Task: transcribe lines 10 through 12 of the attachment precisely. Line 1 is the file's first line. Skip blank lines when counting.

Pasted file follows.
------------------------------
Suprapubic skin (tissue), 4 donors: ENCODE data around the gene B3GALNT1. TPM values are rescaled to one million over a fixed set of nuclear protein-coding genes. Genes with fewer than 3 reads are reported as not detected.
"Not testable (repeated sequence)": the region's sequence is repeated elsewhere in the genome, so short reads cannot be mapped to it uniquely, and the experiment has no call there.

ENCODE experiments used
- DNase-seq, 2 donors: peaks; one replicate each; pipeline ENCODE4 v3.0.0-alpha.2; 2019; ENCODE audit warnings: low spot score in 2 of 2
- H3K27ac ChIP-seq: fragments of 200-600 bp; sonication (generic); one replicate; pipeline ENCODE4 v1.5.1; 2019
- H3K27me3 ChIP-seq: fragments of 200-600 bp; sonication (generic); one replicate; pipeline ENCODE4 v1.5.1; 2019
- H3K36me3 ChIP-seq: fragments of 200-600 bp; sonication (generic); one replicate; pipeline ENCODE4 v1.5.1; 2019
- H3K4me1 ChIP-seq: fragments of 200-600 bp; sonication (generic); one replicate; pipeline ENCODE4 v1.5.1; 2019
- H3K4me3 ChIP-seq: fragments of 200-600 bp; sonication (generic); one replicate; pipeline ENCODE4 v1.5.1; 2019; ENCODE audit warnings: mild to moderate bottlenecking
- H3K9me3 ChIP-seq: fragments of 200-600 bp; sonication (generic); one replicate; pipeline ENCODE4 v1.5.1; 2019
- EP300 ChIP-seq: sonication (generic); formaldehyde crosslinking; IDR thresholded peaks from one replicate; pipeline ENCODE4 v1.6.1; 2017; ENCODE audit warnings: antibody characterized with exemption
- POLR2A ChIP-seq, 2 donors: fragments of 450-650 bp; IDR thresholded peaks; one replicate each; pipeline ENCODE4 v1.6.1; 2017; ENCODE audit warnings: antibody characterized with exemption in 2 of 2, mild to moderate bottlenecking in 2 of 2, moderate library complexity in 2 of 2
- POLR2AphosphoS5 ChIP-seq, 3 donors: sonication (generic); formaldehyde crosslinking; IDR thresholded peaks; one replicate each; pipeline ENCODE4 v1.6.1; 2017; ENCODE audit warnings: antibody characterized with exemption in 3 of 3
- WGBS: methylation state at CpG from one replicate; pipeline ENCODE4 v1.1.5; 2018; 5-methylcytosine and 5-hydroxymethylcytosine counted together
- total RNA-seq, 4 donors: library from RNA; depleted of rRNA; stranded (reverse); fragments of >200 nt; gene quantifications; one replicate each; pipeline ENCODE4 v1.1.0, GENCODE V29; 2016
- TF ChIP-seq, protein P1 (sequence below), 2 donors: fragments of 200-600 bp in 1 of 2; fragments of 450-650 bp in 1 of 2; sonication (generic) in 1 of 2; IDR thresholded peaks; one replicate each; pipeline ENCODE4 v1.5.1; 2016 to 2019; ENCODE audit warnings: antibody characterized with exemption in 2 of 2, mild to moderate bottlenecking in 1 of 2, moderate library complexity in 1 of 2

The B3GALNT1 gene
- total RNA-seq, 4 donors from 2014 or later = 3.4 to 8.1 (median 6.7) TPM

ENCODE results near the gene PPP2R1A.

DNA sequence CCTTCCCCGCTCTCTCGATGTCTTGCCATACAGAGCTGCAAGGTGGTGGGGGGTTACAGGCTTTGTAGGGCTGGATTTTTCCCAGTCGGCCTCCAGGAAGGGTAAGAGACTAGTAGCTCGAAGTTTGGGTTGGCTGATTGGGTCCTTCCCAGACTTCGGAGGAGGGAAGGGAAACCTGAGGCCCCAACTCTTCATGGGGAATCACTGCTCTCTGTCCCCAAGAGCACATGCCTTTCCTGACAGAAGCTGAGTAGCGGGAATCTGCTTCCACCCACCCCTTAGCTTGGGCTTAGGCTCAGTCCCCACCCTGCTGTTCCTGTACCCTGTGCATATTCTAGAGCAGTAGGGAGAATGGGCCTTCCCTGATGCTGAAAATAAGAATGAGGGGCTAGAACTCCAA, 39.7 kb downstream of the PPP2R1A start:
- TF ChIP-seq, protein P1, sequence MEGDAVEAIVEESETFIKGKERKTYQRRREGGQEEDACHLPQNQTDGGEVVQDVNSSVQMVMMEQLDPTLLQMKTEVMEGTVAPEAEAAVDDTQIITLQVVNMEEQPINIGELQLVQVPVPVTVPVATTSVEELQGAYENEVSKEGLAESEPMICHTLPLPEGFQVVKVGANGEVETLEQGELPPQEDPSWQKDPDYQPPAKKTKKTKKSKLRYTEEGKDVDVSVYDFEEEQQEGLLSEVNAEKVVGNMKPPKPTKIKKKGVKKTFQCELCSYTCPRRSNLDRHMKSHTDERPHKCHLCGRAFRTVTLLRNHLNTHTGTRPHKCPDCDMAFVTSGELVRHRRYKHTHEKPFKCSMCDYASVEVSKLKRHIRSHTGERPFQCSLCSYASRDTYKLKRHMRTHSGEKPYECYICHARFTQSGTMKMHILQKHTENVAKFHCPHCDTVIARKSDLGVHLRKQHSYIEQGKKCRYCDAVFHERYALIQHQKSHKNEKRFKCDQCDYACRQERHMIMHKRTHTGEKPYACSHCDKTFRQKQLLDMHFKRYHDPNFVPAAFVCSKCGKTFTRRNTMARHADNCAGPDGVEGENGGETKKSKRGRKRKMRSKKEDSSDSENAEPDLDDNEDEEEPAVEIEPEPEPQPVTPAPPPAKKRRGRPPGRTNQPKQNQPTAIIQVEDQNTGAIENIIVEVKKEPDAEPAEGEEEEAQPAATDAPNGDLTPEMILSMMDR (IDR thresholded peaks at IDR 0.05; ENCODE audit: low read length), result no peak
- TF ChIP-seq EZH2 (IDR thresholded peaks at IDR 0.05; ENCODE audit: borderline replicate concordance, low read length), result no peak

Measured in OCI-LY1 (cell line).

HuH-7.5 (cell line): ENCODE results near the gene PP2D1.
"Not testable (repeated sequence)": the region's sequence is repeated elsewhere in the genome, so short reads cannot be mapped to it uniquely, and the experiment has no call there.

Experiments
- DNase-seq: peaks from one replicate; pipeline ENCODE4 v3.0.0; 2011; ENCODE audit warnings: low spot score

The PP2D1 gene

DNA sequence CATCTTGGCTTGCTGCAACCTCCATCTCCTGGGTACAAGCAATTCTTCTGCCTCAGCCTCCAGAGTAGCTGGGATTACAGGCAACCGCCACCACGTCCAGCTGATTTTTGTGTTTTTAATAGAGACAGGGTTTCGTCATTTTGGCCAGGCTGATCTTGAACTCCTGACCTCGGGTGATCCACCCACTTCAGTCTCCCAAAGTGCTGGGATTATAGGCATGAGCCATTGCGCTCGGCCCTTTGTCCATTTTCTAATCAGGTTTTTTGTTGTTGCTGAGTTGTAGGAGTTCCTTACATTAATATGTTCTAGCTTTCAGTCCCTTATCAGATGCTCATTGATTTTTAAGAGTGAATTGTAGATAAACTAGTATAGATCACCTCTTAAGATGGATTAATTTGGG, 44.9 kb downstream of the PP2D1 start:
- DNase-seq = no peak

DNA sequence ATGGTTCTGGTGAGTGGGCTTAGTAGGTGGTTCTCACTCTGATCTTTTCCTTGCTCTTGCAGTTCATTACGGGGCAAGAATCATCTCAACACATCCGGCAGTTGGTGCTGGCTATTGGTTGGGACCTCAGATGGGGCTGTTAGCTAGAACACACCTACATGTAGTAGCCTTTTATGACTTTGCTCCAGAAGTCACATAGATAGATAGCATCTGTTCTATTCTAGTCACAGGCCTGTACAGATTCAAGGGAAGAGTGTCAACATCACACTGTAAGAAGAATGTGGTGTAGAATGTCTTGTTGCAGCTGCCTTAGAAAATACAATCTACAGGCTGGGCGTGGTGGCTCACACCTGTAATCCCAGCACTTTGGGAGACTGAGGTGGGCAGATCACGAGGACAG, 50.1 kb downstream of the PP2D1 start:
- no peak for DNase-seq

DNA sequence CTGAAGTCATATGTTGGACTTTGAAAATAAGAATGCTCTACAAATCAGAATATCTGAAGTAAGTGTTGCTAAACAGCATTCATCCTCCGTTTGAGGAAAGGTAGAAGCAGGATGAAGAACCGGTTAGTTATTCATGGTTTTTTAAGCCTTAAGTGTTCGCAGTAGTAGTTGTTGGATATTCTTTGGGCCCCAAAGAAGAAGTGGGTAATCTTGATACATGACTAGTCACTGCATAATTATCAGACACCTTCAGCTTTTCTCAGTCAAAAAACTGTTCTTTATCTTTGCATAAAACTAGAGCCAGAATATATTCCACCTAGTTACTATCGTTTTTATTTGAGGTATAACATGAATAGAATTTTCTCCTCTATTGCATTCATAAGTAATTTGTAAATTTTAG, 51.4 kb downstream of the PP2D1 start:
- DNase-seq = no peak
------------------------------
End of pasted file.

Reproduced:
- H3K9me3 ChIP-seq: fragments of 200-600 bp; sonication (generic); one replicate; pipeline ENCODE4 v1.5.1; 2019
- EP300 ChIP-seq: sonication (generic); formaldehyde crosslinking; IDR thresholded peaks from one replicate; pipeline ENCODE4 v1.6.1; 2017; ENCODE audit warnings: antibody characterized with exemption
- POLR2A ChIP-seq, 2 donors: fragments of 450-650 bp; IDR thresholded peaks; one replicate each; pipeline ENCODE4 v1.6.1; 2017; ENCODE audit warnings: antibody characterized with exemption in 2 of 2, mild to moderate bottlenecking in 2 of 2, moderate library complexity in 2 of 2